Master of Airpower: General Carl A. Spaatz

By David R. Mets | Go to book overview

Chapter III
PURSUIT AIRCRAFT AND MILITARY AVIATION

The decade of the twenties was an important one in the education of Maj. Carl Spaatz. At Issoudun he had struggled with the problems of an air commander in an era where money was plentiful but time was short. During this decade, as commander of the 1st Pursuit Group, he was to encounter the same set of problems, but now time was plentiful and money short. Spaatz continued his airpower education as one of Billy Mitchell's pupils and began to learn the ways of Washington. His four years in the capital on the air staff of Gen. Mason Patrick and Gen. James Fechet gave him insights into the styles of bureaucracies, into the high-level organizations of national security, and into ideas about how airpower might be used in campaigns independent of the Army and Navy. Meanwhile, he continually gave fate its chance by repeated tests of his skill and luck as an aviator in a time when flying was still in its infancy.

While Tooey was in France, Ruth had not returned to college, but rather had indulged her fascination for the theater. Moving to New York, she had a brief association with the professional theater. She joined a troupe to put on shows for the soldiers and sailors, an experience she claimed was delightful for the performers, though perhaps not for the soldiers. Sometime during that summer of 1918, she received a letter from Tooey saying he would soon be home. He could not say when or for what reason, because of censorship, but Ruth went to Washington

-39-

Notes for this page

Add a new note
If you are trying to select text to create highlights or citations, remember that you must now click or tap on the first word, and then click or tap on the last word.
One moment ...
Default project is now your active project.
Project items

Items saved from this book

This book has been saved
Highlights (0)
Some of your highlights are legacy items.

Highlights saved before July 30, 2012 will not be displayed on their respective source pages.

You can easily re-create the highlights by opening the book page or article, selecting the text, and clicking “Highlight.”

Citations (0)
Some of your citations are legacy items.

Any citation created before July 30, 2012 will labeled as a “Cited page.” New citations will be saved as cited passages, pages or articles.

We also added the ability to view new citations from your projects or the book or article where you created them.

Notes (0)
Bookmarks (0)

You have no saved items from this book

Project items include:
  • Saved book/article
  • Highlights
  • Quotes/citations
  • Notes
  • Bookmarks
Notes
Cite this page

Cited page

Style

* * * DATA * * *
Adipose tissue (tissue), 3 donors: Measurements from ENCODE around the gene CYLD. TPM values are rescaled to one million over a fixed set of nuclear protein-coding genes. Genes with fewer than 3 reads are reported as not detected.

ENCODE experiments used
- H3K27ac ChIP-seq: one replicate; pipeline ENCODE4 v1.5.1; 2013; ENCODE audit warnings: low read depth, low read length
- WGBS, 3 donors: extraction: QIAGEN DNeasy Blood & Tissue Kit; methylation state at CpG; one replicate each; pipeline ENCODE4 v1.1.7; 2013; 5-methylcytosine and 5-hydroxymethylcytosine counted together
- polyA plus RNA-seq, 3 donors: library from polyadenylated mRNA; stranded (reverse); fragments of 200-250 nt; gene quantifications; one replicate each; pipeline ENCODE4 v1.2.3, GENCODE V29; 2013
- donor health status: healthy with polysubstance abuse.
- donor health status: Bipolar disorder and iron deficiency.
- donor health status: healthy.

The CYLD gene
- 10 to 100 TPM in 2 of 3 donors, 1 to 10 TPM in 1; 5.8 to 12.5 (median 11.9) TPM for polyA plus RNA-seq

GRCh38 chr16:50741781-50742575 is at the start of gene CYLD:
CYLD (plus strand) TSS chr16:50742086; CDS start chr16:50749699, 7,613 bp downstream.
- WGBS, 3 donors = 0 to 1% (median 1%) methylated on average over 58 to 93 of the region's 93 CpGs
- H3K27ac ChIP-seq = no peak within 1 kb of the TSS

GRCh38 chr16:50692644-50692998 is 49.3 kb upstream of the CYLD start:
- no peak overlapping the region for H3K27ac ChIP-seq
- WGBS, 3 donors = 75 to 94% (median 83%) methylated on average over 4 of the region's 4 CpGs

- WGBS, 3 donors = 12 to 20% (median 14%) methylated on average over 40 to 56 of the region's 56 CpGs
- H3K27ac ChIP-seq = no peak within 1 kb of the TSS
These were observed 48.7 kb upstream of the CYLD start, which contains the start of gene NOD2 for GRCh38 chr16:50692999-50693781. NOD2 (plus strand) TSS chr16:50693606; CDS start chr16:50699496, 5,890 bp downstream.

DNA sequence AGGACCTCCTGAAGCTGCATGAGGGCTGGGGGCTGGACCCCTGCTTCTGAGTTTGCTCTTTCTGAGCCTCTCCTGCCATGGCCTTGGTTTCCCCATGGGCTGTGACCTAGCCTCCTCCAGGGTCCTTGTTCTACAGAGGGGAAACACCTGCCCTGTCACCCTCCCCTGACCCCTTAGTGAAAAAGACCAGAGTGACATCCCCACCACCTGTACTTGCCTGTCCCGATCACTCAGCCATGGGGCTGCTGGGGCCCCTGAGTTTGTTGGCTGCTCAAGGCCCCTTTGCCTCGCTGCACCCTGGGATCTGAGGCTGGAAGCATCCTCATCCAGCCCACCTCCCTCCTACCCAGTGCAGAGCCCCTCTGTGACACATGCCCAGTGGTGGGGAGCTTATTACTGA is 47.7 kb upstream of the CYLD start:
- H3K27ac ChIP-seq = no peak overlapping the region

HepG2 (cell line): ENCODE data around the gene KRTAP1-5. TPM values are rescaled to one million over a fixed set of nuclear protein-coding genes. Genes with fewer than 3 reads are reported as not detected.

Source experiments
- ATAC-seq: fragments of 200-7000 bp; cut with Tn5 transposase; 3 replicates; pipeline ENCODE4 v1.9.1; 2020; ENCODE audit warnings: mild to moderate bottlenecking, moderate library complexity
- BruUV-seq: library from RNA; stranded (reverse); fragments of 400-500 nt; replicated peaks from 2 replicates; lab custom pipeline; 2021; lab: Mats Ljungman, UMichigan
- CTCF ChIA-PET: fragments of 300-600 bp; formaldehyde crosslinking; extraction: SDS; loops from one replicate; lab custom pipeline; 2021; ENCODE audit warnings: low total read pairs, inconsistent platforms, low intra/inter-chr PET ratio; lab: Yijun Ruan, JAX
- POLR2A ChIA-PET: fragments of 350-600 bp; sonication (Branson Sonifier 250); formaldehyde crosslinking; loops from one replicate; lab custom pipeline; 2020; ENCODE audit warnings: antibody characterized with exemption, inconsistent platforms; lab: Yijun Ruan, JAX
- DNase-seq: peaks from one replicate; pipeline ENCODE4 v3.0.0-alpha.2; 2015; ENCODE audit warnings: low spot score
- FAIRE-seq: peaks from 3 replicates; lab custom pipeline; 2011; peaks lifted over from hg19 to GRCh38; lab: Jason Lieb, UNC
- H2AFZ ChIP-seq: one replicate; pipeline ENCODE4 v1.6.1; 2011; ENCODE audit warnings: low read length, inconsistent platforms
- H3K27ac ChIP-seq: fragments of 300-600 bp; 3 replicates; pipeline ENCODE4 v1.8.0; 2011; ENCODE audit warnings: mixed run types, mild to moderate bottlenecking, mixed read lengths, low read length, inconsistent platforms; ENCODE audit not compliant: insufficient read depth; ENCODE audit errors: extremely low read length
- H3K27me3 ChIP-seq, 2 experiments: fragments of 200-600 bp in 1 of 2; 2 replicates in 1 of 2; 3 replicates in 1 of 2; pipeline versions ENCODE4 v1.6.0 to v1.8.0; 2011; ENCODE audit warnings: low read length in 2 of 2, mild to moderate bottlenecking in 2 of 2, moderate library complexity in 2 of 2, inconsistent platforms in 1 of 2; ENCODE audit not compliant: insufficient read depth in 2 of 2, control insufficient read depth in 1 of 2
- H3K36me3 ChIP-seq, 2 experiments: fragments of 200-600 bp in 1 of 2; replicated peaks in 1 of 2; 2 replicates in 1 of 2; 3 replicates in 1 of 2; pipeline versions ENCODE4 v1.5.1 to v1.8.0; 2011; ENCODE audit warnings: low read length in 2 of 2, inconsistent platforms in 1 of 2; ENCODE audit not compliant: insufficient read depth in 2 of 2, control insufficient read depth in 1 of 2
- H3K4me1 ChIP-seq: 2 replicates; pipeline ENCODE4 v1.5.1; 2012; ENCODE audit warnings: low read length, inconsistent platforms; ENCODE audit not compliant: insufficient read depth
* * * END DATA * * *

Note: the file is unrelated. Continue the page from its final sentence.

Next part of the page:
Citations are available only to our active members.
Sign up now to cite pages or passages in MLA, APA and Chicago citation styles.

(Einhorn, 1992, p. 25)

(Einhorn 25)

1

1. Lois J. Einhorn, Abraham Lincoln, the Orator: Penetrating the Lincoln Legend (Westport, CT: Greenwood Press, 1992), 25, http://www.questia.com/read/27419298.

Cited page

Bookmark this page
Master of Airpower: General Carl A. Spaatz
Table of contents

Table of contents

Settings

Settings

Typeface
Text size Smaller Larger Reset View mode
Search within

Search within this book

Look up

Look up a word

  • Dictionary
  • Thesaurus
Please submit a word or phrase above.
Print this page

Print this page

Why can't I print more than one page at a time?

Full screen
/ 434

matching results for page

Cited passage

Style
Citations are available only to our active members.
Sign up now to cite pages or passages in MLA, APA and Chicago citation styles.

"Portraying himself as an honest, ordinary person helped Lincoln identify with his audiences." (Einhorn, 1992, p. 25).

"Portraying himself as an honest, ordinary person helped Lincoln identify with his audiences." (Einhorn 25)

"Portraying himself as an honest, ordinary person helped Lincoln identify with his audiences."1

1. Lois J. Einhorn, Abraham Lincoln, the Orator: Penetrating the Lincoln Legend (Westport, CT: Greenwood Press, 1992), 25, http://www.questia.com/read/27419298.

Cited passage

Welcome to the new Questia Reader

The Questia Reader has been updated to provide you with an even better online reading experience.  It is now 100% Responsive, which means you can read our books and articles on any sized device you wish.  All of your favorite tools like notes, highlights, and citations are still here, but the way you select text has been updated to be easier to use, especially on touchscreen devices.  Here's how:

1. Click or tap the first word you want to select.
2. Click or tap the last word you want to select.

OK, got it!

Thanks for trying Questia!

Please continue trying out our research tools, but please note, full functionality is available only to our active members.

Your work will be lost once you leave this Web page.

For full access in an ad-free environment, sign up now for a FREE, 1-day trial.

Already a member? Log in now.